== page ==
2016’s Surprising Top Robocall Scams

Older woman giving credit card info over the phoneRobocalls aren’t just annoying; increasingly, they are the initial contact that scammers use to get you. With autodialers that can blast millions of prerecorded calls per day, fraudsters simply program sequences of phone numbers — dialing X telephone numbers with Y area codes or prefixes over Z period.

Follow the message instructions, or sometimes just say “Hello,” and you’re transferred to a live call center, where the hard sell begins. (Even pushing the keypad to supposedly “opt out of future calls” indicates that your phone number is working and ripe for future calls.)

Last year, 1 in 9 Americans reported losing money to a telephone scam; that’s an average of $274 per victim and nearly $7.4 billion overall, according to a Harris Poll survey. In addition to quick money, robocall scam campaigns angle for personal or financial information that could be used for identity theft or to seize bank, insurance and other accounts, say researchers at Pindrop Labs, which tracks telephone fraud.

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What about this year? To determine the top robocall scams of 2016 so far, Pindrop analyzed fraud calls made between January and June to more than 90,000 landline numbers it operates as a “honeypot,” a security technique used to attract swindlers and learn their practices. Up to 500,000 calls per month reached honeypot phones, primarily consisting of numbers previously dropped by customers because they were relocating, no longer wanted a landline or wanted a new number to stop incessant robocalls, explains Pindrop spokesman Kenneth Shuman.

The first surprise in this comprehensive research: The notorious IRS impostor phone scam didn’t make the list. “I was as shocked as you,” Shuman tells us. “But like other phone scams, it ebbs and flows. And during the first six months of 2016, other robocall scams were much more prevalent.” (Also, this report is specific to schemes exclusively starting as robocalls; threats by IRS impostors can be “live” or automated.)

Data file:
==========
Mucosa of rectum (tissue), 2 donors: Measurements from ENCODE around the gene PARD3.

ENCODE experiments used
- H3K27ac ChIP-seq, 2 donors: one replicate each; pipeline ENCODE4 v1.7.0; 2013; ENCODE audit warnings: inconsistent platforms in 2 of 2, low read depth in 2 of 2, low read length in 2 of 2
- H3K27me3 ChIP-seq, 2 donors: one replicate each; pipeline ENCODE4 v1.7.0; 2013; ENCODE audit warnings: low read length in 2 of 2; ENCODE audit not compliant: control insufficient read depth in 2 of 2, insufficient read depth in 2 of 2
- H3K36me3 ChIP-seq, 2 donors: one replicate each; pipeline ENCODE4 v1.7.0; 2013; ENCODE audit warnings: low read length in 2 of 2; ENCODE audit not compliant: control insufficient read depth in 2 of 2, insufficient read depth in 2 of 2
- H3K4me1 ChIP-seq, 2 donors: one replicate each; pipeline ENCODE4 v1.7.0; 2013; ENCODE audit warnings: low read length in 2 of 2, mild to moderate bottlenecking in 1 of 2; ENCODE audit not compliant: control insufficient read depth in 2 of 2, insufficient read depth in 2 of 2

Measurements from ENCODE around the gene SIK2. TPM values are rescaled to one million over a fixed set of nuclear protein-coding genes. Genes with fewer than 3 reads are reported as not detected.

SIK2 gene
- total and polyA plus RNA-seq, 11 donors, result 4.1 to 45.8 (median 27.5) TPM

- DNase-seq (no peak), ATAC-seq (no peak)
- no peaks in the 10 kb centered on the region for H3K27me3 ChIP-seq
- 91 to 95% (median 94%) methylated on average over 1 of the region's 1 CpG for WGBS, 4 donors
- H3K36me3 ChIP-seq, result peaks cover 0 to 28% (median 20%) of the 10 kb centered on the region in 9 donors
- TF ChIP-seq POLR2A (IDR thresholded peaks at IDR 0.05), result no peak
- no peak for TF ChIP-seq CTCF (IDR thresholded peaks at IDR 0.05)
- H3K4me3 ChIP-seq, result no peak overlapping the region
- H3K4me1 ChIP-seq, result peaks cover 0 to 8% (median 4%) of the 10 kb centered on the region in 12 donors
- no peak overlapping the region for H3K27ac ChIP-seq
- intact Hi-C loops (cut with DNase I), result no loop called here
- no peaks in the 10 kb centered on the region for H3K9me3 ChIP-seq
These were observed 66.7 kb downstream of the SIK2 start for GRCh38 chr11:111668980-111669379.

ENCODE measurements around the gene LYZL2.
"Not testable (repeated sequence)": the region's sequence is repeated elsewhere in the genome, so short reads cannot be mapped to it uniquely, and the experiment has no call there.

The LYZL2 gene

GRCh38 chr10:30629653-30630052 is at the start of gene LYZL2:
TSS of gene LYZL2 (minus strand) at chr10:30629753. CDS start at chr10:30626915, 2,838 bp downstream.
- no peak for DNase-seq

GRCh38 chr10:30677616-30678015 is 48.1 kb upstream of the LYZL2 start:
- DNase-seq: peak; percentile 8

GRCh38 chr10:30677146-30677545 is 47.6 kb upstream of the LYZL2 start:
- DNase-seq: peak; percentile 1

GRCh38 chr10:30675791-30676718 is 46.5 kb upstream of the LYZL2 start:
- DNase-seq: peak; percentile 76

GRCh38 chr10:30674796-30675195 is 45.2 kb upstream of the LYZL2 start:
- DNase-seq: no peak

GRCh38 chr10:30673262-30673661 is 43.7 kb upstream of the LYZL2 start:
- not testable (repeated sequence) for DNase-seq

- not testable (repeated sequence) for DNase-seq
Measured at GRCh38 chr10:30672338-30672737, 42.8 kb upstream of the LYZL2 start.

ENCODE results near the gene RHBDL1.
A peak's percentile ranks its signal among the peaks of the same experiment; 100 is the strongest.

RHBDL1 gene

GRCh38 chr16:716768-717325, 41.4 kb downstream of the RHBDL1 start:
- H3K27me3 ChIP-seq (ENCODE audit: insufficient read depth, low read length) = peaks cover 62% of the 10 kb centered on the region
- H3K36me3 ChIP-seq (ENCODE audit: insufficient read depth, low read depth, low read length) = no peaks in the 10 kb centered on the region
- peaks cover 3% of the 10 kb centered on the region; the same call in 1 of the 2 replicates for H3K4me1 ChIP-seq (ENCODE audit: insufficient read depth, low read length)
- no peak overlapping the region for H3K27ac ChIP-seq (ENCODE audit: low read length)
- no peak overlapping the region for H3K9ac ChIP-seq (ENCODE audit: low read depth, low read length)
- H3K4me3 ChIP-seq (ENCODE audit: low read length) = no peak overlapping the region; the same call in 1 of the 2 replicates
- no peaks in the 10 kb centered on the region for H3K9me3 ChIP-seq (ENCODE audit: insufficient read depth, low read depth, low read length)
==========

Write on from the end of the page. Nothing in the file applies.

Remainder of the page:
Ordered by rank, here are what Pindrop reports as the top robocall scams so far this year:

1. Google business-listing scam: Swindlers warn business owners that their listings on Google are out of date or at risk of being removed from the top page of search results. When the entrepreneurs are connected to a call center, fraudsters with no Google affiliation promise help — for a fee payable by credit card. Variations of this scam include self-described “search consultants” for Yahoo and Bing.

2. Loan scams: These either promise intended victims help in lowering their interest rates (at high service fees) or threaten them that loans are past due, for a quick shakedown. Callers sometimes use information they’ve gotten from legitimate online loan applications, to fool targets into believing they are the bona fide loan provider.

3. Free vacations: If not used as bait to enlist targeted consumers to sit through a high-pressure sales pitch for a time-share or vacation club, fraudsters tell victims they need their credit card information to pay for taxes or additional fees on their supposedly free R&R trip.

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4. Political calls: Under the guise of doing political surveys or voter registration, scammers seek personal information that could be used for identity theft.

5. Local map verification: The caller claims that a business has been flagged by online maps verification and that personal information must be confirmed.

Rounding out the top 10 robocall scams: bogus programs to lower electricity bills; an “important personal message” that attempts to glean sensitive information, often used by fake debt collectors; claims that you can lower your credit card interest rate; offers for a “free” home security system; and calls specifically aimed at seniors to pitch antiaging products, cemetery plots, health insurance and Medicare scams.

For information about other scams, sign up for the Fraud Watch Network. You’ll receive free email alerts with tips and resources to help you spot and avoid identity theft and fraud, and keep tabs of scams and law enforcement alerts in your area at our Scam-Tracking Map.

Photo: Daisy-Daisy/iStock

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